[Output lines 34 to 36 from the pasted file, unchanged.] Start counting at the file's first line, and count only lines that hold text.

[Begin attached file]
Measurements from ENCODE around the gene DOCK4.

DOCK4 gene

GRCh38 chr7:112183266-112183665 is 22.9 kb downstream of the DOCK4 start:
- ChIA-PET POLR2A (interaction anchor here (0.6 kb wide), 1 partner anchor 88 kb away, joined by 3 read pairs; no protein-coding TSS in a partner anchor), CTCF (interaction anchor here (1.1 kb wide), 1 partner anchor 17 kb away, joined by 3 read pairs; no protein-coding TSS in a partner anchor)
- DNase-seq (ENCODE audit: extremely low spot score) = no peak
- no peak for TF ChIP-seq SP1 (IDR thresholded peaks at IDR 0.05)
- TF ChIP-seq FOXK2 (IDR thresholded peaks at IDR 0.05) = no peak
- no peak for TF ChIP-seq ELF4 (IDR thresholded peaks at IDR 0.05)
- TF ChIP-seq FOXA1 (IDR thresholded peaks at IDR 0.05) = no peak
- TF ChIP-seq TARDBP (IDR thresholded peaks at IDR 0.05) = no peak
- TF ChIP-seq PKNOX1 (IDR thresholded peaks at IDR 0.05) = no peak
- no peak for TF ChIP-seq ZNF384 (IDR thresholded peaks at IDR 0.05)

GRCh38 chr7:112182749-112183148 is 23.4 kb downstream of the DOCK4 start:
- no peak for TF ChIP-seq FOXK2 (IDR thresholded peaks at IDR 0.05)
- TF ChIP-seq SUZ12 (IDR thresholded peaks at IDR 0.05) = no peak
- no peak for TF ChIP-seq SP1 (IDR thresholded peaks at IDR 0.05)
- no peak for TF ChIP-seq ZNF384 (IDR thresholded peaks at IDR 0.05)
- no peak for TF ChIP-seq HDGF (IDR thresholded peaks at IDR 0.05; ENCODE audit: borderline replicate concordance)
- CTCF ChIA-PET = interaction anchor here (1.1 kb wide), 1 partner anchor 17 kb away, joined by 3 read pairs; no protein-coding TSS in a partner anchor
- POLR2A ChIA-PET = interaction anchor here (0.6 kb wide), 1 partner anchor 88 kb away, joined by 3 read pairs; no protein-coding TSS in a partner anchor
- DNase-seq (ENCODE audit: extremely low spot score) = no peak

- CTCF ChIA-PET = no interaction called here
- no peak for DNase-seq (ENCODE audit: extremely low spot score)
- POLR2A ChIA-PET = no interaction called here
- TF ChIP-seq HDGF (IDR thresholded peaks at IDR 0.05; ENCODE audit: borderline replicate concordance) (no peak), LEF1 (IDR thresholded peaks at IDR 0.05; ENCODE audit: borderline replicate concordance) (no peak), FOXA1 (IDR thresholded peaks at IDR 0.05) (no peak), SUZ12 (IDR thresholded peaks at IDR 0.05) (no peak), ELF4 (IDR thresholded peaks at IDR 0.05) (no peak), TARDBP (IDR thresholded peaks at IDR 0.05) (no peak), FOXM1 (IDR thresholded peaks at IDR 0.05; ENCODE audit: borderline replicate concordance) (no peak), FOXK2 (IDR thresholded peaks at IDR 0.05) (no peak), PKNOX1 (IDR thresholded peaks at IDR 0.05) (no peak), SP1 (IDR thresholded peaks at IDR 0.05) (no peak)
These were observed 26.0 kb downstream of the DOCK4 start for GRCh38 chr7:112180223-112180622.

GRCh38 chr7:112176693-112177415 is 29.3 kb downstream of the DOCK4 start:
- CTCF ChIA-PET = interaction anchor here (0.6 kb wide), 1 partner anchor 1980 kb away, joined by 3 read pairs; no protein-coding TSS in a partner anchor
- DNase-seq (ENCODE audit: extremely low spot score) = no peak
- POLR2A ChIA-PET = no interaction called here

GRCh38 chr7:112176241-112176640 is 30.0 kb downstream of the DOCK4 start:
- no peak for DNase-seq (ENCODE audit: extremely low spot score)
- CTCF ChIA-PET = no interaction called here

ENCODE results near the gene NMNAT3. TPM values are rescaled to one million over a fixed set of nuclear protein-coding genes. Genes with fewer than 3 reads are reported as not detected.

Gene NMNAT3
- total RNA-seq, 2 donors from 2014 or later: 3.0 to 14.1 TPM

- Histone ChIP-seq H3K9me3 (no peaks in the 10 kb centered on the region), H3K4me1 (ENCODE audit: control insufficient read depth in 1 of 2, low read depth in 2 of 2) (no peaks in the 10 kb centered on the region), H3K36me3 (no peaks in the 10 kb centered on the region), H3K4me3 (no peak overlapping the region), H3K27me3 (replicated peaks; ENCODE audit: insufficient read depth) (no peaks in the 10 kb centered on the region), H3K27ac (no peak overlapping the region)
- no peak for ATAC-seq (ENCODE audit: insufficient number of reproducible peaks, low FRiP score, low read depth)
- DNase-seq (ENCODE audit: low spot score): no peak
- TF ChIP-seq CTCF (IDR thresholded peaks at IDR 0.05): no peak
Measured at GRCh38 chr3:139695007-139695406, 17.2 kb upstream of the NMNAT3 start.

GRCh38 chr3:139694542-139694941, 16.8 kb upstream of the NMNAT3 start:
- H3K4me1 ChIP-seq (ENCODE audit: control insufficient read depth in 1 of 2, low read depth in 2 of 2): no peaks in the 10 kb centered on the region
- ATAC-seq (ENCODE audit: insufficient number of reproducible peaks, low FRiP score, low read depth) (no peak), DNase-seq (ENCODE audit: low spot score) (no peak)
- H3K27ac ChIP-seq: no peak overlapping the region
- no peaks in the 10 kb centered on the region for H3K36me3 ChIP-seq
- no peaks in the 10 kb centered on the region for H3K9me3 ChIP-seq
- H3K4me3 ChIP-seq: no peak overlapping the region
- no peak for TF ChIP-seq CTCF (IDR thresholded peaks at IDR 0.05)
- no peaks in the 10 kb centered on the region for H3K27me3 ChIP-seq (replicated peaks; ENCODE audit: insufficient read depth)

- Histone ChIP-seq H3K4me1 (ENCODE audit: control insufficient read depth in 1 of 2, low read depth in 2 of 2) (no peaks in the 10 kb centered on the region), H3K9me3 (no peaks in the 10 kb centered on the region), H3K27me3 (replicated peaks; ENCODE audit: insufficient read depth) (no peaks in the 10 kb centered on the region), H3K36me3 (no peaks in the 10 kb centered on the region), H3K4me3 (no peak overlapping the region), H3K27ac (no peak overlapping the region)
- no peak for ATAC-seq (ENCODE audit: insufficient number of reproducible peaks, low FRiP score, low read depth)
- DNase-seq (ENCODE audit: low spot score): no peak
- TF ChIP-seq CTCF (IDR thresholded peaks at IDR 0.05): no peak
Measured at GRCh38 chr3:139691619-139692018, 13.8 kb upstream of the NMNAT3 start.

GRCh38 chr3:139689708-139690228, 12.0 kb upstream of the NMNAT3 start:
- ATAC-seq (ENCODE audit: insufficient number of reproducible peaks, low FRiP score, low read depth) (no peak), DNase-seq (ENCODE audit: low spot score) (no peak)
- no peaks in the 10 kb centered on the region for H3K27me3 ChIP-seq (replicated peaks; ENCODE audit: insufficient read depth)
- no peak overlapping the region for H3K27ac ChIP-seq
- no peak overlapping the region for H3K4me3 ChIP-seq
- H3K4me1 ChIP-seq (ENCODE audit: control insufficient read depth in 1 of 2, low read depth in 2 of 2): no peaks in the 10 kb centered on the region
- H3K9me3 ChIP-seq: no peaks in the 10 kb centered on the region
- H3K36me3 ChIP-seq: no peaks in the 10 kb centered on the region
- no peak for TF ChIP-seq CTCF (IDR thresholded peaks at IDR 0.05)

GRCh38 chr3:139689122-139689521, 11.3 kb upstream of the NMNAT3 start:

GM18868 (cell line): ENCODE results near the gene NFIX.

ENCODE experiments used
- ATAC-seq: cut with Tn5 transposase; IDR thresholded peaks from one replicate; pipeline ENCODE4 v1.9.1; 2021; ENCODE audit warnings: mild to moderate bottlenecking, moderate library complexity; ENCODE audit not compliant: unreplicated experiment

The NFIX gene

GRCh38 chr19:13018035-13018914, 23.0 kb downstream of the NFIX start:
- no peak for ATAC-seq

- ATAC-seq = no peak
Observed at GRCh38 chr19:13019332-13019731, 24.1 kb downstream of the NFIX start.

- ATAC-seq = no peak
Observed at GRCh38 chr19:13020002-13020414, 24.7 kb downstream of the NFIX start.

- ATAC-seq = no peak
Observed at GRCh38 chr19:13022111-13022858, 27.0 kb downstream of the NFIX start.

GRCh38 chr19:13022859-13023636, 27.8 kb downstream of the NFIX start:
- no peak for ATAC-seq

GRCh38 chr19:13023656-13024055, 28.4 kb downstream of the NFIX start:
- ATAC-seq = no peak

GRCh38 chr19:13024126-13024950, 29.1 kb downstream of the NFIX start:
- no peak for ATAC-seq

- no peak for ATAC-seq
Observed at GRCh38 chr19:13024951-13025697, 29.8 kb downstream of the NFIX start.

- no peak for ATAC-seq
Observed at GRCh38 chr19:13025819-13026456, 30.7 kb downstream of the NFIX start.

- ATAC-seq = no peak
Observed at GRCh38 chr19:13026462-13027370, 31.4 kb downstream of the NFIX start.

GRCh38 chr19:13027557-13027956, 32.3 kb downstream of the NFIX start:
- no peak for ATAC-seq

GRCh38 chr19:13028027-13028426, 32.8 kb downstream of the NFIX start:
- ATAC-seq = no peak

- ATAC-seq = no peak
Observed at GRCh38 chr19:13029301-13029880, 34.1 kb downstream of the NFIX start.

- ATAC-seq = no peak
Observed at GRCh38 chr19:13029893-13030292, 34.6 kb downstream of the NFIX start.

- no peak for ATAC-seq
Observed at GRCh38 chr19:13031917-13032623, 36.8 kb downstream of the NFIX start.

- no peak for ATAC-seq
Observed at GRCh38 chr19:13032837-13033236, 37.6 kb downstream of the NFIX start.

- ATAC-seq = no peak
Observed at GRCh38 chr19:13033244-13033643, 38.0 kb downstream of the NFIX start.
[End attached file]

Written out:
ENCODE results near the gene NMNAT3. TPM values are rescaled to one million over a fixed set of nuclear protein-coding genes. Genes with fewer than 3 reads are reported as not detected.

Gene NMNAT3
- total RNA-seq, 2 donors from 2014 or later: 3.0 to 14.1 TPM